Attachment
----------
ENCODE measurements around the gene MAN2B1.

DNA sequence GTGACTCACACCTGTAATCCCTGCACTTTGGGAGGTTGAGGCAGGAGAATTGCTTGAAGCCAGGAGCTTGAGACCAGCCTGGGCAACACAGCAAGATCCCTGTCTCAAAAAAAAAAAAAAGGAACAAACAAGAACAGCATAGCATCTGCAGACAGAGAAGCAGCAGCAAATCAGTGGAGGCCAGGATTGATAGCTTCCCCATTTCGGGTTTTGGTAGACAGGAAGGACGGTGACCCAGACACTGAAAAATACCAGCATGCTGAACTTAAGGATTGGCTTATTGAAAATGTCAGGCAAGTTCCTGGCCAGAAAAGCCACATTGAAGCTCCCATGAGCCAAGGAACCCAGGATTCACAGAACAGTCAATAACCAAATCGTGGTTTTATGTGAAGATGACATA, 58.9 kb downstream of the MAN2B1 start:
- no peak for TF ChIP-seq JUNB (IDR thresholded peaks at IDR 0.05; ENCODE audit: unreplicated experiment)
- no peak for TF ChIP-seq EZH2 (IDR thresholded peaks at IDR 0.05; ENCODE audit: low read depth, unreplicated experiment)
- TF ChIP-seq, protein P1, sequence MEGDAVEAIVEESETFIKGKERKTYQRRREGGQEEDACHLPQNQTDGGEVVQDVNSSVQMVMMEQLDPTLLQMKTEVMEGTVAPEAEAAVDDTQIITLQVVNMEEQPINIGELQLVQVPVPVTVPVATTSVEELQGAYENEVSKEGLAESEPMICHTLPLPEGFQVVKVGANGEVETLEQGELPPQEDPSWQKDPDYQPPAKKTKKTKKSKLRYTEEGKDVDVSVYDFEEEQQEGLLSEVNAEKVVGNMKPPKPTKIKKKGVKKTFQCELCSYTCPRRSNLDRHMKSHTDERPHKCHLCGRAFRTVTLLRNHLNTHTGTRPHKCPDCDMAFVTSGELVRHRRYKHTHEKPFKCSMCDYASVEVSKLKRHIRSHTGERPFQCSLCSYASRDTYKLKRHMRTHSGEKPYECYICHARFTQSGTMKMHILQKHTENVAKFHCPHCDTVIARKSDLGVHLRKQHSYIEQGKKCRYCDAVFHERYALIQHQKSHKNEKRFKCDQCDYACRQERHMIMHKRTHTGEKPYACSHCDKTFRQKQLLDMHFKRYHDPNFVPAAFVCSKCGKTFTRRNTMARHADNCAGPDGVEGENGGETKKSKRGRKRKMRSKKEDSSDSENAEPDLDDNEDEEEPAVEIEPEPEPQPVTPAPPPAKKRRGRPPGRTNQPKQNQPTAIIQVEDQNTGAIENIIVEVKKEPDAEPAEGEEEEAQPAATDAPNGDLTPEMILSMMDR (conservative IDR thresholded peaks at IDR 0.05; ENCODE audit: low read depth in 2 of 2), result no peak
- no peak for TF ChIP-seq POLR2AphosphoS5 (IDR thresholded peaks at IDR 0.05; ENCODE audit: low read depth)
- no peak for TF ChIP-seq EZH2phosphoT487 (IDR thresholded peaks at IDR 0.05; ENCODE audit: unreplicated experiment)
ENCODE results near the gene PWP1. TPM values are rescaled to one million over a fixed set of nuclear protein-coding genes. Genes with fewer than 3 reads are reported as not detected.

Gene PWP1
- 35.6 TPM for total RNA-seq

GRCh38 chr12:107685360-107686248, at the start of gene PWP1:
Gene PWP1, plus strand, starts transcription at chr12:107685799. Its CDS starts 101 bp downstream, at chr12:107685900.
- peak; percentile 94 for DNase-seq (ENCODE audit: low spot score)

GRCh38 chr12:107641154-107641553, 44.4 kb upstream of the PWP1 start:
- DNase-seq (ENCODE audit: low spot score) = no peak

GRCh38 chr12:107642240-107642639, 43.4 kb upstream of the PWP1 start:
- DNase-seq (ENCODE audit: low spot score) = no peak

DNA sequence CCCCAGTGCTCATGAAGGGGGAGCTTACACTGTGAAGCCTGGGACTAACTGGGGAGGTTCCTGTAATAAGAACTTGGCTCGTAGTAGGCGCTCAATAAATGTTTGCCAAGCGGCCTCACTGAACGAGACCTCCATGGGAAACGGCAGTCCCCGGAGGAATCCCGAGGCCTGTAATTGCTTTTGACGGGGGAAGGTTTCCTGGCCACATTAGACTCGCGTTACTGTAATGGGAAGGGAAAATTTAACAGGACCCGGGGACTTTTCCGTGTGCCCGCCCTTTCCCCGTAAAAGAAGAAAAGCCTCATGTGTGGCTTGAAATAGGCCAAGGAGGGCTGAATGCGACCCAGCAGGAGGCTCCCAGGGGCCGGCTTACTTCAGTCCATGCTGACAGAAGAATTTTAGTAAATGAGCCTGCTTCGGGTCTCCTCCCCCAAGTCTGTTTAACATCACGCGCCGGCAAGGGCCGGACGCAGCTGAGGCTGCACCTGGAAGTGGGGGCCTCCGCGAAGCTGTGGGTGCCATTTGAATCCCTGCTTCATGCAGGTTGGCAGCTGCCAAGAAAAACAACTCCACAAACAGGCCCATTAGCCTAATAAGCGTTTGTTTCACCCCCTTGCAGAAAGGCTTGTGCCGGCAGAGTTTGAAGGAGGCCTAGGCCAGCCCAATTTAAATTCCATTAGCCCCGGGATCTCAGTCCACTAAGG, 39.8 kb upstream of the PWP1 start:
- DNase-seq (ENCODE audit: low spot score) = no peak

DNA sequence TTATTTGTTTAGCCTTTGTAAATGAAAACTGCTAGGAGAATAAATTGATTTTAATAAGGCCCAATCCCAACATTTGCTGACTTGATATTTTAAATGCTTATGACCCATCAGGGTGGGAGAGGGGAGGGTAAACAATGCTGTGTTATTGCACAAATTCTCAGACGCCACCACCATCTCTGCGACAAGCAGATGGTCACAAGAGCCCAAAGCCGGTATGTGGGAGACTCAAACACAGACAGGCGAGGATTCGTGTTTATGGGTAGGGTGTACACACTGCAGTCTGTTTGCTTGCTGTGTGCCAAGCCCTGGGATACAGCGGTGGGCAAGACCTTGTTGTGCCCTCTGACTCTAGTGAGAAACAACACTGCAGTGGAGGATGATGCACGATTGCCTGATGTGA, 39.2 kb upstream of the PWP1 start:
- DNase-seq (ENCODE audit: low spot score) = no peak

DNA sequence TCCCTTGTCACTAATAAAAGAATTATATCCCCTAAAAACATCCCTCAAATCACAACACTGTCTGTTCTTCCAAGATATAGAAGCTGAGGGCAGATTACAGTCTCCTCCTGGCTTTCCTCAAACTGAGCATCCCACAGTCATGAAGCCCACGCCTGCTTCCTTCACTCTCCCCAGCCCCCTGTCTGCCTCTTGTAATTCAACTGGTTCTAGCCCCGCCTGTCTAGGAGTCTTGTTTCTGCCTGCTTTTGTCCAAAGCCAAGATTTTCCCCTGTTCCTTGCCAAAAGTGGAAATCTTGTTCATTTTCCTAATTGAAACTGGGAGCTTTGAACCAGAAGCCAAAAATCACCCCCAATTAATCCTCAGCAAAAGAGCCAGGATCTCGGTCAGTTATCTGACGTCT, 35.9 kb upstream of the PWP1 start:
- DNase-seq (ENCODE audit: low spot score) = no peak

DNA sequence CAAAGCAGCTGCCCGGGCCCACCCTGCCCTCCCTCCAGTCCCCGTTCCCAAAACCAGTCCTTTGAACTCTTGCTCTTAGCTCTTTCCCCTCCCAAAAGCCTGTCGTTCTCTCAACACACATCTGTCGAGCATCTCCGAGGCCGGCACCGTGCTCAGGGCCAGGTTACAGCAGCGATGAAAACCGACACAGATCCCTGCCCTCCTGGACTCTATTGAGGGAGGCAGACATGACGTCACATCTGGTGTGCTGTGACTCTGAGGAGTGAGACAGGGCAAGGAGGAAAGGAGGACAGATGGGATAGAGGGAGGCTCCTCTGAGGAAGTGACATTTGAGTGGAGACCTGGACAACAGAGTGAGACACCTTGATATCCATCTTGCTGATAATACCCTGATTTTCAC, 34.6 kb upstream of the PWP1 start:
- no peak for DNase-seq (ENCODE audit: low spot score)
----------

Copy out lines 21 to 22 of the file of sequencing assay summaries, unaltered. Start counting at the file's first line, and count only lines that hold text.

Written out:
- DNase-seq (ENCODE audit: low spot score) = no peak

DNA sequence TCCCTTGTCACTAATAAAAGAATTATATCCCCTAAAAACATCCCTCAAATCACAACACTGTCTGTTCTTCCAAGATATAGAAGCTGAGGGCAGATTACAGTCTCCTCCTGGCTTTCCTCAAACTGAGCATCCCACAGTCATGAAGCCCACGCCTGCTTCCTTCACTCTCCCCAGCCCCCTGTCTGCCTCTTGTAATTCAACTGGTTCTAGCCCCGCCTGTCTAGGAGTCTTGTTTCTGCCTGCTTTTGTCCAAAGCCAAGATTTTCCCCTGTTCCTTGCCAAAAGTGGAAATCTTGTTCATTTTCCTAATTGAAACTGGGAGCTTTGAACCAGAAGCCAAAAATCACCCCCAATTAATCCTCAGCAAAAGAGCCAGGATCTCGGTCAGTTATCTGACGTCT, 35.9 kb upstream of the PWP1 start: